Day 1: Why Learn to Pause?

Sally-Anne, 04.10.20

Day 1: Developing the Power of Pause

Welcome to 21 Days on the Mountain, our video series where I teach you how to develop the Power of Pause. This simple but powerful practice is at the heart of Mindful Command, and an integral part of our Evolving Leadership programme.

Today we’ll learn what the Pause habit is, and how it can help us in times of challenge and stress. By learning the three simple steps of Pause, Focus and Breathe, you’ll discover how to create a mental space that allows you to respond ‘on purpose’, rather than reacting from a stressed or triggered place – an essential Leadership skill in these uncertain and challenging times.

So join me for Day 1 on the Mountain and enjoy a gentle two minute pause in your day.

Transcript

Hello and thank you for joining me for the first day of 21 Days On The Mountain.

A chance to create space and take a breath together. To learn and practise the power of pause.

So here I am in a big Alpine meadow about 20 meters from my house just over there. And behind us, which you probably can’t see too well in this shot, are a pair of magnificent mountains. In the first mountain on my left there’s a huge nest at the top for a pair of Gypaetes or bearded vultures that have been living there for about 15 years. Every year they have a baby which learns to fly and the three of them fly through this valley majestically and splendidly, giving everyone who beholds them huge joy.

But right now, in this moment, let’s learn the power of pause. But before we start why does it matter? How does it help you to pause? Well I think the biggest, most important reason for learning to pause is to create space to think before you react.

And actually if you create space to think before you react, what you do is, rather than reacting, you respond. And you respond in a way that you say what you mean.

Often when we react we might burst out something that isn’t what we meant at all, and the worst of that is that we can hurt the very people we love. And particularly at this time when we’re constrained, we don’t have the freedom of movement that we normally have, we might find ourselves cooped up in our house or in our flat or wherever we live, in a space that feels confining, with people we love but may not want to hang out with all day, and yearning for our own space. And at this time when we can’t actually have it, we need to learn how to create it within us, for ourselves.

So let’s start with the three steps of pausing. The very first one, perhaps not surprisingly, is actually to press a pause button or something, whatever you want to call it – some kind of image that you might have in your mind, or something that you can feel or sense that says to you ‘stop’. Stop speaking. Don’t say anything, just pause.

Now what I do is, I imagine a pause button around about here (at the base of the sternum). I turn my attention inside, as if I were pressing a metaphoric button somewhere there, and I feel as if I’m actually pressing it. Stop. Pause. And as I do that, I bring my awareness to that place inside.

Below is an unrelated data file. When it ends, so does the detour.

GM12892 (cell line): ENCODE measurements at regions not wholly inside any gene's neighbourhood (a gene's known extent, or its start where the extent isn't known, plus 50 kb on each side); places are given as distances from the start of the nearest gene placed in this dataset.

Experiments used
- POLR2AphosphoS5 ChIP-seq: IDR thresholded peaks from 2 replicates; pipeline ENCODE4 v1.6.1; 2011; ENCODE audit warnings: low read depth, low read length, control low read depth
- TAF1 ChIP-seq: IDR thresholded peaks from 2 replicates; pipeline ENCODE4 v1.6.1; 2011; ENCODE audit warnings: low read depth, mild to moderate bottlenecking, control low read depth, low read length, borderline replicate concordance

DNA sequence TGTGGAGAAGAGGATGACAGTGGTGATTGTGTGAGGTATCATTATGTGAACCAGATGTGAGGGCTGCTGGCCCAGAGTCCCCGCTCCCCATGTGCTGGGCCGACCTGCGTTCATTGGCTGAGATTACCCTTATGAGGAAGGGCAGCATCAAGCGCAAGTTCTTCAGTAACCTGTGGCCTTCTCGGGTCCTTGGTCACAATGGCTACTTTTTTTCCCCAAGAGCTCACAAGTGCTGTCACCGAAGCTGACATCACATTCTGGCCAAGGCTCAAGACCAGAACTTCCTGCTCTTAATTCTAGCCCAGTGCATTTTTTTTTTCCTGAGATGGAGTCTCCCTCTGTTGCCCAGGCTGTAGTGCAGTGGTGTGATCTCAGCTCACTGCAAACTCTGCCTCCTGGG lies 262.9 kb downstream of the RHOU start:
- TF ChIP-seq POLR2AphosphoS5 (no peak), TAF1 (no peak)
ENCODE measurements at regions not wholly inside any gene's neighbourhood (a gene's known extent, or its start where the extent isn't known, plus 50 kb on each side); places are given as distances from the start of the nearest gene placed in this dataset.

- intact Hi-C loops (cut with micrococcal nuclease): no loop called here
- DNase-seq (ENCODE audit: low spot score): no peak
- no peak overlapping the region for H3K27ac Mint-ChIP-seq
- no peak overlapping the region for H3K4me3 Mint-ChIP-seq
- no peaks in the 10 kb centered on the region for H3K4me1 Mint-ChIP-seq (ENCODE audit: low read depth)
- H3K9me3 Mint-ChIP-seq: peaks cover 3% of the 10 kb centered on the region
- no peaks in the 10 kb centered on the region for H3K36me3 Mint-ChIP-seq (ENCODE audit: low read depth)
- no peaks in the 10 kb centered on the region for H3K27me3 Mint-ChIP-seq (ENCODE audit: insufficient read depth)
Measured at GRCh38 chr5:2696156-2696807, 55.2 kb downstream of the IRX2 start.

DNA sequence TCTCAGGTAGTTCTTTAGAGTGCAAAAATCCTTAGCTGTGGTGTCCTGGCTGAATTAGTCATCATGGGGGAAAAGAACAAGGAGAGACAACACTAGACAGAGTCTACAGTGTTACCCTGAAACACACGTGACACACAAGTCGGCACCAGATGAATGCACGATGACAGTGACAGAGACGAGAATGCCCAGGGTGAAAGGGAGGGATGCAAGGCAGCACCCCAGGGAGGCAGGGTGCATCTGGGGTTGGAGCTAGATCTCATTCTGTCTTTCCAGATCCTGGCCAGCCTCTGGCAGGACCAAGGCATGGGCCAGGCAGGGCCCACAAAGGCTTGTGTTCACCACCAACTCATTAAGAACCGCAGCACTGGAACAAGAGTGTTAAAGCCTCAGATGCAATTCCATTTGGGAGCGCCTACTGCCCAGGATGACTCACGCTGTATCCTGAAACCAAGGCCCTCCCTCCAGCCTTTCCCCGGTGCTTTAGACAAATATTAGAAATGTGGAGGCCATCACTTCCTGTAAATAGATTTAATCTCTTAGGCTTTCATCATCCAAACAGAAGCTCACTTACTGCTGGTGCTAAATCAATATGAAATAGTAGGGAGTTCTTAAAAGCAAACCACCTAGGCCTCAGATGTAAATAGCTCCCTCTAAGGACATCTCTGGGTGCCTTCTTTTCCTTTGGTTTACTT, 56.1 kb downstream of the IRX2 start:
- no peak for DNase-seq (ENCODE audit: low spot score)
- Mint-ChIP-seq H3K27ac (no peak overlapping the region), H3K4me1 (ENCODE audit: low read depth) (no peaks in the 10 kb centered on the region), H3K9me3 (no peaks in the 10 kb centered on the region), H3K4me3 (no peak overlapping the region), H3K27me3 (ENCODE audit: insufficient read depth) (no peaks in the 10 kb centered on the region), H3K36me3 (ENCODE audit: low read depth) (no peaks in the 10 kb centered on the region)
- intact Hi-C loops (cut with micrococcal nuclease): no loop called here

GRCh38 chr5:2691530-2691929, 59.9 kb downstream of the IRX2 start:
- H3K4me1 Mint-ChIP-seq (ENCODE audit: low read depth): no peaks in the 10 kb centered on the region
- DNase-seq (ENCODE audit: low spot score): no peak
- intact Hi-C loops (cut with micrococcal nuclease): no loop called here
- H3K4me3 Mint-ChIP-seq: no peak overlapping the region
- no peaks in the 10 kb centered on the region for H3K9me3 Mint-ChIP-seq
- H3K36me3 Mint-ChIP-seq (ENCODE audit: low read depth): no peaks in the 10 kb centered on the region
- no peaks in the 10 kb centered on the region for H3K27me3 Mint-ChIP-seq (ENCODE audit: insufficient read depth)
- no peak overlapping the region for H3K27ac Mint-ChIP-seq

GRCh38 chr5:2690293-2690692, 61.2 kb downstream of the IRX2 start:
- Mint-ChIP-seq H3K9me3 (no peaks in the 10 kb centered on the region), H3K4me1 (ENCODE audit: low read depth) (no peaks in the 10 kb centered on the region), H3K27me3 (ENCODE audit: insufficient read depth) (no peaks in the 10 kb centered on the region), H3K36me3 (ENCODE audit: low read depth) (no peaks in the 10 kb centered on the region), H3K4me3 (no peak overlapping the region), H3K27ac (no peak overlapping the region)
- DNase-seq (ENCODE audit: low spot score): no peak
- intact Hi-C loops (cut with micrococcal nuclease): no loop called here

Now if you find that difficult, what you might do is focus on a spot perhaps slightly to the right of the person who’s speaking to you – who might have triggered this reaction that you’ve started to notice, and you simply turn your focus, if not literally but in your mind, away from the stimulus that is causing this trigger.

So focus on something, whether it’s here (base of the sternum) as I do, or whether for you it’s something outside yourself if that’s easier. But focus on this thing.

So pause, focus, and as you do that begin to breathe consciously. If you like, the third step is to breathe, but these things are happening pretty much simultaneously: pause, focus and breathe consciously.

I breathe in through my nose, or through my mouth if my nose is blocked, breathing in and out. And as I breathe in, bringing my awareness to this space right here, I might place my hand there and breathe into the back of my hand. And as I do that I feel as if I’m creating a space inside. I’m expanding inside if you like, and as I breathe out, I release and let go. And in that action of breathing in and breathing out, of expanding and releasing, I’m actually shifting my physiology. I’m shifting something inside me very gently, but just enough to create the mental space I need to respond on purpose rather than reacting from a triggered place.

So those are the three steps. I invite you if you can to look inside here, but if you find that hard, to focus on something outside you. We’re going to practise them together in a minute quietly in silence. And as you do that, know that the reason that we’re practicing this is to build an internal muscle which over time can – with regular practice and perseverance and concentration – develop into a new habit of pausing on purpose, to say and do what you mean in the moment.

So let’s practise together now. Close your eyes if it helps you to concentrate. I’m going to close mine – or keep them open if you prefer – and remember the three steps: pause, focus, breathe. And know that as you’re doing it you’re developing a new habit. So closing my eyes I press the pause button. I bring my awareness to the space behind my hand and I breathe consciously into that space. So please do this with me. Pause, focus, breathe. And practice together for one minute in silence now.

Pause…

So when you’re ready, on your next outbreath gently open your eyes.

So wherever you are, whatever you’re doing, practise pausing. Taking a moment, following the three steps, expanding the space inside and releasing. Notice what changes, and know that as you’re doing it you’re starting to grow this muscle of pause that will help you respond on purpose.

Thank you for joining me today and please do join me again tomorrow when we’ll practise this again. Thank you.

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